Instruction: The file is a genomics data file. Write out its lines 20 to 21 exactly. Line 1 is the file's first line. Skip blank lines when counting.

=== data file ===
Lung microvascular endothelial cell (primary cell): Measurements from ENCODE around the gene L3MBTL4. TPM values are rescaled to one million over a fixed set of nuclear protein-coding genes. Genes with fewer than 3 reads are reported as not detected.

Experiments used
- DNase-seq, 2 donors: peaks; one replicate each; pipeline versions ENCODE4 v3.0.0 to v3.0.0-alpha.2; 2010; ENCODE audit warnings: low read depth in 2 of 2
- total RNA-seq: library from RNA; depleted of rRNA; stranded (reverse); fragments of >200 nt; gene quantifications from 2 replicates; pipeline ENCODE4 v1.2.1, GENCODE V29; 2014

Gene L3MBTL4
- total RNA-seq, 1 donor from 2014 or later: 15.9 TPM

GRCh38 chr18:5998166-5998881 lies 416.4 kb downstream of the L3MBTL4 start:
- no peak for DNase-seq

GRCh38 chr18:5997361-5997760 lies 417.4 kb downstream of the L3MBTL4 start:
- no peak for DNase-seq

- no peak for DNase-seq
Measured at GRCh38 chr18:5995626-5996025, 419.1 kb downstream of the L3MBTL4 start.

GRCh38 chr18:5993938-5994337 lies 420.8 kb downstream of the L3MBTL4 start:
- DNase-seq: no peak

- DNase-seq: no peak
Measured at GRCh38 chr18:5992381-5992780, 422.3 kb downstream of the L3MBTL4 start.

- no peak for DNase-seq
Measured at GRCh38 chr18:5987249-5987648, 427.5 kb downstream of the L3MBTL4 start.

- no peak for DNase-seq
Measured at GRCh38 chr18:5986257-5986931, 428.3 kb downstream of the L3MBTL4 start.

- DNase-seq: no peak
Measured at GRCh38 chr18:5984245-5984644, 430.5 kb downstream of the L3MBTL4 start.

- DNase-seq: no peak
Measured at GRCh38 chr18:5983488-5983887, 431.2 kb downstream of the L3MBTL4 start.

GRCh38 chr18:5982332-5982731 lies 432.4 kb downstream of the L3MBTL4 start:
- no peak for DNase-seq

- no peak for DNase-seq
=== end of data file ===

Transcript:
Measured at GRCh38 chr18:5986257-5986931, 428.3 kb downstream of the L3MBTL4 start.

- DNase-seq: no peak